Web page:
ChIP-exo Protocol  [Download]

Mechanisms of protein-DNA interactions inside of the nucleus of the cell have been intensely investigated over the past several decades. Chromatin immunoprecipitation (ChIP) is the most widely used method to identify genomic locations of DNA-binding proteins. The major limitation of the ChIP method is the necessity of shearing chromatin, which generates heterogeneously sized long DNA fragments that produce imprecision in mapping. Moreover, ChIP creates erroneous binding locations from non-specific background DNA, which results in a high uncertainty of DNA-binding sites in the genome. To overcome these problems, Ho-Sung developed a novel genomic mapping method, called ChIP-exo, during his Ph.D. studies in the Frank Pugh's lab. This method allows us to detect precise protein-DNA interactions by combining ChIP with exonuclease digestion.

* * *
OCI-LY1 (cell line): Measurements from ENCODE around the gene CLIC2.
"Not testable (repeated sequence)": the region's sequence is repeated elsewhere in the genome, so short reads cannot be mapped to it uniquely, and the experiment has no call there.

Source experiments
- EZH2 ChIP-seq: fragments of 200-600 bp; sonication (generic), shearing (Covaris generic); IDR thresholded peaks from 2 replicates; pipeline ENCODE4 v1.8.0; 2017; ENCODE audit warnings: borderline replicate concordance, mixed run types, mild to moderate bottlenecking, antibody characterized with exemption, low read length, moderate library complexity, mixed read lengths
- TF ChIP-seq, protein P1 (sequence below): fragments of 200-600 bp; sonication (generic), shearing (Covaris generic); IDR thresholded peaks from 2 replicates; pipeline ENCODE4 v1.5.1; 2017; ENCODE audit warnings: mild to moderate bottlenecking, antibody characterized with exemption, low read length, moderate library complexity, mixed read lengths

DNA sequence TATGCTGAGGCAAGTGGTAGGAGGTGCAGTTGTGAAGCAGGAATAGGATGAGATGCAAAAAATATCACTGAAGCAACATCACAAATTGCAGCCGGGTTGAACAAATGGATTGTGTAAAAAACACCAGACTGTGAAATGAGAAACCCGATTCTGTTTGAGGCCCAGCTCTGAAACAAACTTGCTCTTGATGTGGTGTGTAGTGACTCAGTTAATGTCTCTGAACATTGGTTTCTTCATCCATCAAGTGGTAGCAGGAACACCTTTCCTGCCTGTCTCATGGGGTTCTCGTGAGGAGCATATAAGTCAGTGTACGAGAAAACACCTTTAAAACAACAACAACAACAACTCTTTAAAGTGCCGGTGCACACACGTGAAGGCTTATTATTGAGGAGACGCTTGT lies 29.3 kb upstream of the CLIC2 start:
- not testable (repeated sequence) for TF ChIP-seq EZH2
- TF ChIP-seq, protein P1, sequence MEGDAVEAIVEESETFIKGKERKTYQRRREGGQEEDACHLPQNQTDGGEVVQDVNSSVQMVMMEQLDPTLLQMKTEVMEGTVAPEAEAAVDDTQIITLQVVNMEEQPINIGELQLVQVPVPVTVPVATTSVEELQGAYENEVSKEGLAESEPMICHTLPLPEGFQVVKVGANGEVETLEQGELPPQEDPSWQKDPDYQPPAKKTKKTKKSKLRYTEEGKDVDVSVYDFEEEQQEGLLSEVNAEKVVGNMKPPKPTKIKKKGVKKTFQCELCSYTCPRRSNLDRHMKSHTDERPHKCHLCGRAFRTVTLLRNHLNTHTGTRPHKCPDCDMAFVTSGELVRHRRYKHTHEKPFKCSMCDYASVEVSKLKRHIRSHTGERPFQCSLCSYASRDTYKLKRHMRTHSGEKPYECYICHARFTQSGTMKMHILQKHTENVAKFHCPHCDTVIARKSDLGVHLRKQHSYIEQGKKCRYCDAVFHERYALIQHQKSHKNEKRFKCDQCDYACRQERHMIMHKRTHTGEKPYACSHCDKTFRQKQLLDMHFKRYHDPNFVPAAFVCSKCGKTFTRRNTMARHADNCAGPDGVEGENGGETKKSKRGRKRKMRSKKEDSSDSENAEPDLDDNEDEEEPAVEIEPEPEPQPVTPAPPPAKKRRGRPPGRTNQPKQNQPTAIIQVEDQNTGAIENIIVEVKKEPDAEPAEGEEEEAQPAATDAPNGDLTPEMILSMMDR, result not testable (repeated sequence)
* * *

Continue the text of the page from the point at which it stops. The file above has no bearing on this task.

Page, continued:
ChIP-exo gives extremely high resolution with single nucleotide mapping accuracy and removes nearly all contaminating DNA. This method was published in a book chapter, patented, and commercialized by biotechnological companies, seeking to maximize its influence on the scientific community. ChIP-exo has revolutionized our understanding of gene regulation by providing unprecedented high-definition views of protein complexes bound to DNA. This method has been replacing the current ChIP method and is being increasingly adopted by many researchers in science. This contribution is evidenced by the more than 460 citations of the paper in Cell since 2012.

Rhee Lab in the newly renovated Willam G Davis Building


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